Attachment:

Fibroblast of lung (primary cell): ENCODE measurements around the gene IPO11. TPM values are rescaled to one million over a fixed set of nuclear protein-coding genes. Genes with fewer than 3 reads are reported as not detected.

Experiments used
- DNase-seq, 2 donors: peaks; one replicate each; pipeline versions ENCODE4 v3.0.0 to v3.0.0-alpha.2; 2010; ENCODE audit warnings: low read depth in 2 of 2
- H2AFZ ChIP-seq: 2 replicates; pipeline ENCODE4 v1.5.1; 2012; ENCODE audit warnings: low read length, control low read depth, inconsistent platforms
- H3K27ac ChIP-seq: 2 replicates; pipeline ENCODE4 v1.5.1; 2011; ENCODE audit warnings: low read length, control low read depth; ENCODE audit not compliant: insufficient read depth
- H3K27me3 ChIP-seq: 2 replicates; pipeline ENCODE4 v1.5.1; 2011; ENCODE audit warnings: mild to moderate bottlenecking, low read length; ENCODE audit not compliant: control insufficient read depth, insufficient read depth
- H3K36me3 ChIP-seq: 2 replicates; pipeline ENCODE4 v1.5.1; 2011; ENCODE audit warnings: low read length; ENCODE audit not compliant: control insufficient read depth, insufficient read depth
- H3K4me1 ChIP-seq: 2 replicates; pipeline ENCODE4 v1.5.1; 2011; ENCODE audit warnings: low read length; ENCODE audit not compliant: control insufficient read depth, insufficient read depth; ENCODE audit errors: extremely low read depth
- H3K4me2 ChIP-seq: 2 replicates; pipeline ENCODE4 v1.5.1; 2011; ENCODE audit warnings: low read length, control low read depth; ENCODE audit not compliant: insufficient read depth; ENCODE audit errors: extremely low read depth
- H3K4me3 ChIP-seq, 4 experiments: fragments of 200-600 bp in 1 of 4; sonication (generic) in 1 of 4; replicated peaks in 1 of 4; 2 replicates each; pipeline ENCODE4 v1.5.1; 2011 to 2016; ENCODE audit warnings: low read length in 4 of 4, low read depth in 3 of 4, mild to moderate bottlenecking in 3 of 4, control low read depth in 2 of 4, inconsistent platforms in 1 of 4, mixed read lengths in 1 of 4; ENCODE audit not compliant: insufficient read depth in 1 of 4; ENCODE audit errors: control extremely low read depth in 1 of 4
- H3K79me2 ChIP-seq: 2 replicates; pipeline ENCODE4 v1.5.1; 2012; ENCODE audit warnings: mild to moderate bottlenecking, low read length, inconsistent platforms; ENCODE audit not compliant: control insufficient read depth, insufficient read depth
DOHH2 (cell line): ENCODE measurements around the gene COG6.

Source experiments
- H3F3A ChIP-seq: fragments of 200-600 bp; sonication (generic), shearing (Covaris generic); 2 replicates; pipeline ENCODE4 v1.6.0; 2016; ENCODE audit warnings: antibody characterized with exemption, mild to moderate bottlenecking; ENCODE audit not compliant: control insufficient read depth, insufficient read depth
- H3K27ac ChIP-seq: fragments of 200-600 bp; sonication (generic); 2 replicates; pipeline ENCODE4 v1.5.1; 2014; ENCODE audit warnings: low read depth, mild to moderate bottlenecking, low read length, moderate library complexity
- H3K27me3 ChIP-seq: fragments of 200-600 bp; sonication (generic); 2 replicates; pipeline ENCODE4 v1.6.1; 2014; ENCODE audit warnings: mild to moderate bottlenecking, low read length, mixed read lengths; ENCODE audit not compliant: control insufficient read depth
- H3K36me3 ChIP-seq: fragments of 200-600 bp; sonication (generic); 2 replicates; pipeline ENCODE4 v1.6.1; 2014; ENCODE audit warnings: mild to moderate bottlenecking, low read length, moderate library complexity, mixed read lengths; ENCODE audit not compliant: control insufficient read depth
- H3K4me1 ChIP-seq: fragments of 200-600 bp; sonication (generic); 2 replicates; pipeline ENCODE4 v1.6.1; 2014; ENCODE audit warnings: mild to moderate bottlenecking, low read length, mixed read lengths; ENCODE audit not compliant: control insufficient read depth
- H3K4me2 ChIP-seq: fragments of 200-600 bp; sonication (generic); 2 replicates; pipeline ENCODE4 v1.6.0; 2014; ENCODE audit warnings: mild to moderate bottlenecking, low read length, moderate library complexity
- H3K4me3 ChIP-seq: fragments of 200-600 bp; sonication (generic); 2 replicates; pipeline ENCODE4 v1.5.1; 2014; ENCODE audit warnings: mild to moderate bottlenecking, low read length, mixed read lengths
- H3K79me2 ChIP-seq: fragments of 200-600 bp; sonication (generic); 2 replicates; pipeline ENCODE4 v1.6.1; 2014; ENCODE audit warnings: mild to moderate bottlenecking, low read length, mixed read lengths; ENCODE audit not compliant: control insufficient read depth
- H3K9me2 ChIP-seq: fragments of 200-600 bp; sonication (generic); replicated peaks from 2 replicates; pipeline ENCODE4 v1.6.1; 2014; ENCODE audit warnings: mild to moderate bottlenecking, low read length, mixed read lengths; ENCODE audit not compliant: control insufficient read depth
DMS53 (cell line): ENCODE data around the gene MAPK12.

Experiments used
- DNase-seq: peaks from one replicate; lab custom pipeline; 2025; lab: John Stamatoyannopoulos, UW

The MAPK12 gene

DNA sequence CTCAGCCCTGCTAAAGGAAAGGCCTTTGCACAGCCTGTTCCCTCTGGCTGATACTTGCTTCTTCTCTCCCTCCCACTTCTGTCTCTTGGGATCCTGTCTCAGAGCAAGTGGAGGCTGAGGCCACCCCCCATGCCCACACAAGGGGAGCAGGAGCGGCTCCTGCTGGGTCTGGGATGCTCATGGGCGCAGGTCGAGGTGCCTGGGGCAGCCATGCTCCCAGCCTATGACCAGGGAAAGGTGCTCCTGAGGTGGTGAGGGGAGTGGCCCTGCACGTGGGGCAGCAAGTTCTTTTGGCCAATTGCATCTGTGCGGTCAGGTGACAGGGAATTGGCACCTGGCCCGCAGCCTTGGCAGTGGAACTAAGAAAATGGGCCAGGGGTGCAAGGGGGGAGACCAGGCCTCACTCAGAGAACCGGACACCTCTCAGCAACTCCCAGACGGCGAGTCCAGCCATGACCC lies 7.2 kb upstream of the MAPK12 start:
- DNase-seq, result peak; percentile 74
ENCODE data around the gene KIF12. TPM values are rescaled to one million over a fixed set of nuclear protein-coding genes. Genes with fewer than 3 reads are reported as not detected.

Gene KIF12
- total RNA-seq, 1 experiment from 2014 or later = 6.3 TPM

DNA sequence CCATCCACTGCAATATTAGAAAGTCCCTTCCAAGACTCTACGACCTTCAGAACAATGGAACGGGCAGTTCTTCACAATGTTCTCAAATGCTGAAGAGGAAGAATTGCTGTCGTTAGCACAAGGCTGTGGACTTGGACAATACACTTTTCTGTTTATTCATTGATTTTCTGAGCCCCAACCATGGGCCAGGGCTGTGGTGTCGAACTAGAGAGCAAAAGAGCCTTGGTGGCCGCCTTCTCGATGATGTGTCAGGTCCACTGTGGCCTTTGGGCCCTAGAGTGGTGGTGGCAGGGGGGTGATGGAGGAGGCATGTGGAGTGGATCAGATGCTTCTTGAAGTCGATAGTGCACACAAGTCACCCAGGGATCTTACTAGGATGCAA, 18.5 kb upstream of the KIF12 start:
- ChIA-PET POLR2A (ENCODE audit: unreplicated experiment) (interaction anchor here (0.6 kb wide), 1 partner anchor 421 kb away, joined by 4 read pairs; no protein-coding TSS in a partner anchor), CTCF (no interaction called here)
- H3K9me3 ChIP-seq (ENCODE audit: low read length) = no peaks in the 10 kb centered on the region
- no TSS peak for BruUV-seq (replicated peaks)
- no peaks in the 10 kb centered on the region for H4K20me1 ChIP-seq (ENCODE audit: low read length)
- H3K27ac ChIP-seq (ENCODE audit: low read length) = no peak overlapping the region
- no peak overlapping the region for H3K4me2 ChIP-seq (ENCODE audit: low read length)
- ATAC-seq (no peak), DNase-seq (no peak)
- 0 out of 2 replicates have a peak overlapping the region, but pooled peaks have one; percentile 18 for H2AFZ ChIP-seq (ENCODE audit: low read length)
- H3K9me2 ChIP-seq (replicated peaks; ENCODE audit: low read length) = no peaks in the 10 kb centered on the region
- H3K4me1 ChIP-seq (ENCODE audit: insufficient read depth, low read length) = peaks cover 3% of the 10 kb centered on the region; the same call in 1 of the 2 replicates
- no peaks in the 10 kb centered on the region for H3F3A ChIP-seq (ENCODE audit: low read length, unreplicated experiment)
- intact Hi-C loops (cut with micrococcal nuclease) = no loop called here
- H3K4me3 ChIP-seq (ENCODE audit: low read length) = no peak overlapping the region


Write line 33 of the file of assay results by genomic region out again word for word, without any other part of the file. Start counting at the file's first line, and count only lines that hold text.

- ChIA-PET POLR2A (ENCODE audit: unreplicated experiment) (interaction anchor here (0.6 kb wide), 1 partner anchor 421 kb away, joined by 4 read pairs; no protein-coding TSS in a partner anchor), CTCF (no interaction called here)